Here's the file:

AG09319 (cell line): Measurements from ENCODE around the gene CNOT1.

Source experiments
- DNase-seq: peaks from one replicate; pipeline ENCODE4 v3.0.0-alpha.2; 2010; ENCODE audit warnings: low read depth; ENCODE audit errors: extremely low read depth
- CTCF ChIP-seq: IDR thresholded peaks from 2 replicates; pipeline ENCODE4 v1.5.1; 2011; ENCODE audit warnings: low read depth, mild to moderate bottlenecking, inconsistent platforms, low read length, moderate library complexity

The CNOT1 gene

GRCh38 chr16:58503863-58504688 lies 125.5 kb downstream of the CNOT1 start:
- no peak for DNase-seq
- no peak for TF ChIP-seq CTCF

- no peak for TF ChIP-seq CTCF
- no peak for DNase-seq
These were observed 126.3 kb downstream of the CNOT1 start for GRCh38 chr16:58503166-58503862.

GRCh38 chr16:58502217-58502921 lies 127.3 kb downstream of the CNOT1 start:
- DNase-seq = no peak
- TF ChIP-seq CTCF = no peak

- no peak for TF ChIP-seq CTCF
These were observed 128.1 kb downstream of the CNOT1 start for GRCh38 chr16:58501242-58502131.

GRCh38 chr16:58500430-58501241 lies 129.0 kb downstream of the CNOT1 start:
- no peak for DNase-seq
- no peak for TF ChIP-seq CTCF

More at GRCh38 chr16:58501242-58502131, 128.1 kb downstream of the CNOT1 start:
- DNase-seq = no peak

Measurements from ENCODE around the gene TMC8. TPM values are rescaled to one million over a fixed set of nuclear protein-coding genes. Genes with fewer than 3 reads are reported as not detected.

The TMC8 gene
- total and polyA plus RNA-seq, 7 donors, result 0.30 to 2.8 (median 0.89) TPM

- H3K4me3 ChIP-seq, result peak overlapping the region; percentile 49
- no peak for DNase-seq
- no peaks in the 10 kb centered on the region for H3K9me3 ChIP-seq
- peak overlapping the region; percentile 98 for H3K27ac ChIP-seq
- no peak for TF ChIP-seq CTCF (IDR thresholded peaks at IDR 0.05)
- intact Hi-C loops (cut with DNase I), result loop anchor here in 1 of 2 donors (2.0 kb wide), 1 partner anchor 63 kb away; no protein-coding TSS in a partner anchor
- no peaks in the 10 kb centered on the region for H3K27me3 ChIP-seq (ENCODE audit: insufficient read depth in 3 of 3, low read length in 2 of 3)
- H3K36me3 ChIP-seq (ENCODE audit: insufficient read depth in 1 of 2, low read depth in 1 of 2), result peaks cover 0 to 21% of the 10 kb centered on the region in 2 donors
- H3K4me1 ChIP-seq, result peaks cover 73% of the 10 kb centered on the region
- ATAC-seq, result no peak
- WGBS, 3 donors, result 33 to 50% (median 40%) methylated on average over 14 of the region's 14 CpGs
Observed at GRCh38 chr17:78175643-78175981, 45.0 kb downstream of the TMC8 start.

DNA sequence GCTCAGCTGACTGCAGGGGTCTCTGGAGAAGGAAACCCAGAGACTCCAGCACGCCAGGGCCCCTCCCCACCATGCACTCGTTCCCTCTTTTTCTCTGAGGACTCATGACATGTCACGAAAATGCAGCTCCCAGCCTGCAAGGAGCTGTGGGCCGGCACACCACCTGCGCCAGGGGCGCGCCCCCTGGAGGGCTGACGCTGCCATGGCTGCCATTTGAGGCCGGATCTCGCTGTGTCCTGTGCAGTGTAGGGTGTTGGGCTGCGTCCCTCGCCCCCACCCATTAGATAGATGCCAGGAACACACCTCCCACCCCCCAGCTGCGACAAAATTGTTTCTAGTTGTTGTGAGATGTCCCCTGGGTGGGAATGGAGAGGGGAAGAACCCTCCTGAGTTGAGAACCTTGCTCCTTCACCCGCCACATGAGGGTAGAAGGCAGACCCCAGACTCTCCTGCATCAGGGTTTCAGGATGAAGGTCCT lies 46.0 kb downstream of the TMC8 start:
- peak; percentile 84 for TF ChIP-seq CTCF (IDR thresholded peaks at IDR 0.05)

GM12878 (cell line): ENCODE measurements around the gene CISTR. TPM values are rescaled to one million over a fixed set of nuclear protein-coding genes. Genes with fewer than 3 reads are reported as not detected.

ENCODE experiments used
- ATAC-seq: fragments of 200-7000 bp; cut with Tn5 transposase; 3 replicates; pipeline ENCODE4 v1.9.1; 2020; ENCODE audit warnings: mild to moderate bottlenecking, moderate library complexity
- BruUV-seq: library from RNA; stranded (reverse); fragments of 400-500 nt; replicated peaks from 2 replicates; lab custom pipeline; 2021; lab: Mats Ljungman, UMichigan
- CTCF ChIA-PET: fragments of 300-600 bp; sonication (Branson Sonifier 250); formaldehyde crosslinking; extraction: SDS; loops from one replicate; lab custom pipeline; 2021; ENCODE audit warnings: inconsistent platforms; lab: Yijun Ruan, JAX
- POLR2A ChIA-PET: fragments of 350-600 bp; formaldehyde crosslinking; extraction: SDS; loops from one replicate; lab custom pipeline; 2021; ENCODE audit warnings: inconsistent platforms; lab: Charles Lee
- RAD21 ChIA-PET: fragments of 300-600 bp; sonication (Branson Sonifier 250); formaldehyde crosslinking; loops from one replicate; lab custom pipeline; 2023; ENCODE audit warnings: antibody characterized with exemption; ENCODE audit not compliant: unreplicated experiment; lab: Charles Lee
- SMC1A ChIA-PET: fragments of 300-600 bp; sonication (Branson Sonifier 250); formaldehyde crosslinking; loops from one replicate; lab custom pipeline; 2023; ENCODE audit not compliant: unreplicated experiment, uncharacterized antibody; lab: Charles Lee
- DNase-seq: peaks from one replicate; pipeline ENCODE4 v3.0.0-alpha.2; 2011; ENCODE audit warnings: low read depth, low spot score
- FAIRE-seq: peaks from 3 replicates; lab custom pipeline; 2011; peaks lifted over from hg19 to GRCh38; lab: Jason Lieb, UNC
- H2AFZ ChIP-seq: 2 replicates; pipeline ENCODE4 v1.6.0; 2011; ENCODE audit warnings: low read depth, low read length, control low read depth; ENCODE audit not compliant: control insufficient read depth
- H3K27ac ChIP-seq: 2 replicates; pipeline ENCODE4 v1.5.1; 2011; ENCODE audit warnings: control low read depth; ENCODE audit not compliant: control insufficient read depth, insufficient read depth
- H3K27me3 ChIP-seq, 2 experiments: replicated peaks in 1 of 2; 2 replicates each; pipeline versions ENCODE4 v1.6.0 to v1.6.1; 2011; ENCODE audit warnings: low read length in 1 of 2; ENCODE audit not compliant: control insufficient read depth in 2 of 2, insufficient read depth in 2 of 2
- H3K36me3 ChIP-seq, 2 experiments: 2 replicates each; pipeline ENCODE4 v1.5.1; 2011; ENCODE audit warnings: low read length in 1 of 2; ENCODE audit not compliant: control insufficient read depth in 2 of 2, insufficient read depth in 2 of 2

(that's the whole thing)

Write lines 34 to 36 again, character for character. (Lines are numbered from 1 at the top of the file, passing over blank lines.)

- ATAC-seq, result no peak
- WGBS, 3 donors, result 33 to 50% (median 40%) methylated on average over 14 of the region's 14 CpGs
Observed at GRCh38 chr17:78175643-78175981, 45.0 kb downstream of the TMC8 start.